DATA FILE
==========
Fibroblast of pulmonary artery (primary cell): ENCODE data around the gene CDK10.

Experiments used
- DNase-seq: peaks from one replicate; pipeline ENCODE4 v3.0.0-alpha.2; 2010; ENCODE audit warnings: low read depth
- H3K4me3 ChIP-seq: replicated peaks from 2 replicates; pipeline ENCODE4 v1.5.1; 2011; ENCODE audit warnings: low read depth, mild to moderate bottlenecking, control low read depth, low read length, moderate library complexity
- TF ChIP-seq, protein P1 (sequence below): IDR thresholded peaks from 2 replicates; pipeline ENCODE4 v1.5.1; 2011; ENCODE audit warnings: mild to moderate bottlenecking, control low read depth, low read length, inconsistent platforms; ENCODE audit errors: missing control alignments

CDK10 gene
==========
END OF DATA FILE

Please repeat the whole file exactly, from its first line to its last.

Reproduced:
Fibroblast of pulmonary artery (primary cell): ENCODE data around the gene CDK10.

Experiments used
- DNase-seq: peaks from one replicate; pipeline ENCODE4 v3.0.0-alpha.2; 2010; ENCODE audit warnings: low read depth
- H3K4me3 ChIP-seq: replicated peaks from 2 replicates; pipeline ENCODE4 v1.5.1; 2011; ENCODE audit warnings: low read depth, mild to moderate bottlenecking, control low read depth, low read length, moderate library complexity
- TF ChIP-seq, protein P1 (sequence below): IDR thresholded peaks from 2 replicates; pipeline ENCODE4 v1.5.1; 2011; ENCODE audit warnings: mild to moderate bottlenecking, control low read depth, low read length, inconsistent platforms; ENCODE audit errors: missing control alignments

CDK10 gene